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Original title:  Photograph Thomas Workman, Montreal, QC, 1869 William Notman (1826-1891) 1869, 19th century Silver salts on paper mounted on paper - Albumen process 17.8 x 12.7 cm Purchase from Associated Screen News Ltd. I-36834.1 © McCord Museum Keywords:  male (26812) , Photograph (77678) , portrait (53878)

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WORKMAN, THOMAS, businessman and politician; b. 17 June 1813 at Ballymacash, near Lisburn (Northern Ireland), seventh son of Joseph Workman and Catherine Goudie; m. in 1845 Annie, daughter of John Eadie (there were no children); d. 9 Oct. 1889 in Montreal, Que.

Thomas Workman immigrated to Canada in May 1827, joining his brothers in Montreal. He continued his education at the Union School, established by his brother Benjamin in 1819, where he was given a thorough mercantile training as well as instruction in English grammar, classics, and mathematics. After working in the office of the Canadian Courant, which Benjamin Workman had acquired from Nahum Mower* in 1829, Thomas was employed by John White and Company, Montreal merchants. About 1834 he became a clerk in the wholesale iron and hardware firm of John Frothingham* and his own brother William. Thomas became a partner in 1843 and following the retirement in 1859 of William and of Frothingham, he assumed control of the business which, under his direction, continued its growth as the largest wholesale hardware house in Canada. As well as importing goods from Britain and the United States, after 1853 it had begun manufacturing hardware at its own plant in Montreal’s new industrial quarter along the Lachine Canal.

With the success of the firm, Workman moved aggressively into other ventures such as banking, becoming a director and later vice-president and president of the Molson’s Bank, established in 1855. As well, Workman became involved as a director, along with Mathew Hamilton Gault, in the commencement of operations in 1871 by the Sun Mutual Life Insurance Company of Montreal (later the Sun Life Assurance Company of Canada). Workman served as its first president from 1871 until his death in 1889. His other business interests included the Citizens’ Insurance Company of Canada, the City and District Savings Bank, the Stadacona Fire and Life Insurance Company, and the Canada Shipping Company; he was also a director of the Montreal Merchants’ Exchange and Reading Room from 1863 to 1882, and invested heavily in Montreal real estate. From 1866 to 1887 he was a justice of the peace.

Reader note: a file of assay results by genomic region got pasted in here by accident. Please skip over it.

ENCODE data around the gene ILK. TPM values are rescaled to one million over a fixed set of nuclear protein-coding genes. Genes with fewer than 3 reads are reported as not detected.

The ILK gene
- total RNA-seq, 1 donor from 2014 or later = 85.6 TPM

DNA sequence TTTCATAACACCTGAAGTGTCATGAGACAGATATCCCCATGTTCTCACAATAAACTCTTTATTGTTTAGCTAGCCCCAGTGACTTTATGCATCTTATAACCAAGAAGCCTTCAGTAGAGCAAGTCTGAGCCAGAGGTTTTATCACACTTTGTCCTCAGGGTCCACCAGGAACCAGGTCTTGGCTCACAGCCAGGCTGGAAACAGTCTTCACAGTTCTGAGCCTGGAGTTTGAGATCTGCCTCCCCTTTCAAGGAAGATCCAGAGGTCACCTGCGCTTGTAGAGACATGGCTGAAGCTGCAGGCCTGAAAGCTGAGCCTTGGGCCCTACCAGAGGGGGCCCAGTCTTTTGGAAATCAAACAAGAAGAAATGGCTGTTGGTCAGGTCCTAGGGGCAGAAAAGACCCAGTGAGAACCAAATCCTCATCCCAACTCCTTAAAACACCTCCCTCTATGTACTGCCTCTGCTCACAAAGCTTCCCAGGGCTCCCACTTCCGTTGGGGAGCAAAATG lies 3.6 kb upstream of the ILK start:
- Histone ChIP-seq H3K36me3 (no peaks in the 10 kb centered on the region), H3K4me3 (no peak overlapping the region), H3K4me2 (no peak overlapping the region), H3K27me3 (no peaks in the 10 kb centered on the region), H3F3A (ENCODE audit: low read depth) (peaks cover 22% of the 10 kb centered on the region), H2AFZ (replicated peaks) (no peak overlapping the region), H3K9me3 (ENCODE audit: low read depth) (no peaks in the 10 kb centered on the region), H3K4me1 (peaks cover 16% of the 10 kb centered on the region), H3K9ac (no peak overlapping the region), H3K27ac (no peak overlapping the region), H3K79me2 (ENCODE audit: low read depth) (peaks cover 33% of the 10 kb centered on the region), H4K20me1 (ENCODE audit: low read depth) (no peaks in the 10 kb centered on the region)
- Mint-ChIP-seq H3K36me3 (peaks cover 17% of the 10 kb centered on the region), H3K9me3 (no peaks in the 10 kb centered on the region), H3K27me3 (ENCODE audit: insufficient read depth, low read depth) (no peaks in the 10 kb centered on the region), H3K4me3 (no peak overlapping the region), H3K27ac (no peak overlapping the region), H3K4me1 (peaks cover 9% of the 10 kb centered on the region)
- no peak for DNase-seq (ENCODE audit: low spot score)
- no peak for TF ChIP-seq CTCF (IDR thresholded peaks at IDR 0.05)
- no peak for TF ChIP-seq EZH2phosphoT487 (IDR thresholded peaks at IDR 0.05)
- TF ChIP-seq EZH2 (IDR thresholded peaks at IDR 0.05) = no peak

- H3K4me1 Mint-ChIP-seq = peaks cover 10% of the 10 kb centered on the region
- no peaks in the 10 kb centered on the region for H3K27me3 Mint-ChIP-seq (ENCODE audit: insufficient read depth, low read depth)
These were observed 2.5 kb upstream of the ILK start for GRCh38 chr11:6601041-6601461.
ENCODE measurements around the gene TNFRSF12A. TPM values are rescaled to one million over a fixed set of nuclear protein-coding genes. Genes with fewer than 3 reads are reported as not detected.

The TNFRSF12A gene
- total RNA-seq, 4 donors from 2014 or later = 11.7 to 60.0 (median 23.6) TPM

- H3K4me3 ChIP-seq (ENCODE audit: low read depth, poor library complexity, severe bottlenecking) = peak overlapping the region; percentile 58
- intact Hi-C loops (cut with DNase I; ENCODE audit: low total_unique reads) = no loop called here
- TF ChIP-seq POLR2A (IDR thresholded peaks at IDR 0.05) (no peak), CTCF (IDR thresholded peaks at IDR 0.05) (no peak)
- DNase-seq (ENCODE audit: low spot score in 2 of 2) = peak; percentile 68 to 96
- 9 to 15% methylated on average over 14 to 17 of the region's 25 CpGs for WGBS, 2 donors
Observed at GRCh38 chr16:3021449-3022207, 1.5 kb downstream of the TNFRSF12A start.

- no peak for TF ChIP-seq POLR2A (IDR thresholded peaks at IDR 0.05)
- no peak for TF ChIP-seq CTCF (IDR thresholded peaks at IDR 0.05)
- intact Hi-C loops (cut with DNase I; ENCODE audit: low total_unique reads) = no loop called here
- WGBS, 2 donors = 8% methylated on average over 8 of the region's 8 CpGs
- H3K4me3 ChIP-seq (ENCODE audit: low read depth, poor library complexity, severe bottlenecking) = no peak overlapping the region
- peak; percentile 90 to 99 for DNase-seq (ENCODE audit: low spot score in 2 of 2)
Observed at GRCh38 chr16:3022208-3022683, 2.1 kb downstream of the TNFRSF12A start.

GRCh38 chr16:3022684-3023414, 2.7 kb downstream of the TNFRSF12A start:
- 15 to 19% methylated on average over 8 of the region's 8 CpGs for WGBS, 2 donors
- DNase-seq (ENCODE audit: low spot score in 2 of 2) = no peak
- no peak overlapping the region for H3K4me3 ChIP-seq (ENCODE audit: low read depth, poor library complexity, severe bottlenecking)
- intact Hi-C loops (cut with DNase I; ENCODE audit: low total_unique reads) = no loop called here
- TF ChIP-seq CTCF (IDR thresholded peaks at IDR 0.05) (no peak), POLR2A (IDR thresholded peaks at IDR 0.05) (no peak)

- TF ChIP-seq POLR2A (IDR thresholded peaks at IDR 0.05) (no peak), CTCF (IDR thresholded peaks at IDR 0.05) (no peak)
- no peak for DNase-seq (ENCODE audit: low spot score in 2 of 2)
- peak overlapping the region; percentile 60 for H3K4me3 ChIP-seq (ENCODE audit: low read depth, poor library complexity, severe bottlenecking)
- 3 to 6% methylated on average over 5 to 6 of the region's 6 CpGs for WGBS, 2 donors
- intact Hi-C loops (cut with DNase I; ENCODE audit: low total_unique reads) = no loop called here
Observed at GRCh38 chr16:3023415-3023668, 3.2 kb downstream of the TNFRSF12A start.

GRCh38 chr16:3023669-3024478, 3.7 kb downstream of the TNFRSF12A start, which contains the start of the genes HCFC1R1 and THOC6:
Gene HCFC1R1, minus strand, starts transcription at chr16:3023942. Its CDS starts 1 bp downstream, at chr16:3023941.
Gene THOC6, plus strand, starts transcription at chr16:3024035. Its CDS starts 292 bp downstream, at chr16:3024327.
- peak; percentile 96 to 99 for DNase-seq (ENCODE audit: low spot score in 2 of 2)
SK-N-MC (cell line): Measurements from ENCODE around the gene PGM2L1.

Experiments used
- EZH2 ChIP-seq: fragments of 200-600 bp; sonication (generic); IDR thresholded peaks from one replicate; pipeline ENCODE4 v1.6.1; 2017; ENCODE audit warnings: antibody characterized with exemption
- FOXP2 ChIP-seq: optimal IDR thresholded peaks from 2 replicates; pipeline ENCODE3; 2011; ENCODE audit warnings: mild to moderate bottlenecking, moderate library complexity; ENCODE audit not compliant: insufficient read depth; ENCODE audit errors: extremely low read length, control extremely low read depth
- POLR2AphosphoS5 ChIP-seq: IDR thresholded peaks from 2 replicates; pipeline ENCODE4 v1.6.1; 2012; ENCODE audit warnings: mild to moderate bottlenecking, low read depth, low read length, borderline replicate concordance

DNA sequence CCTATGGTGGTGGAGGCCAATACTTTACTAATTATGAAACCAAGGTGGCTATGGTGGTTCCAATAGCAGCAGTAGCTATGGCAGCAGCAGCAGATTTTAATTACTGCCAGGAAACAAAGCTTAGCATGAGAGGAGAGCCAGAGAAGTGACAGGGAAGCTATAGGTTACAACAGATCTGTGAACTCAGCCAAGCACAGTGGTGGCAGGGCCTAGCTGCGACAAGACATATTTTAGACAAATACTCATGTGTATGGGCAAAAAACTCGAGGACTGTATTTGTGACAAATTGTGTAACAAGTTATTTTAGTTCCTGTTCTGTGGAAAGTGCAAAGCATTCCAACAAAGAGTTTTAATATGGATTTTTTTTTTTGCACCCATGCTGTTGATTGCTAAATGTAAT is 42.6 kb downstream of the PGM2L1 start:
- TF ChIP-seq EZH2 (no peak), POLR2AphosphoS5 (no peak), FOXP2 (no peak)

Like a number of other young Irish Protestant immigrants to Lower Canada, Workman joined the Doric Club, founded in Montreal in 1836 to preserve the “British connection.” The group’s 150 members assisted the authorities on a number of occasions. Workman, as a volunteer, participated in the defeat of the rebels at the bloody battle of Saint-Eustache and at Saint-Benoît, in the latter stages of the rebellion of 1837–38. Although these volunteers earned a lasting reputation for unbridled burning, looting, and murder, Workman was proud of his membership in this organization and later fondly remembered their exploits.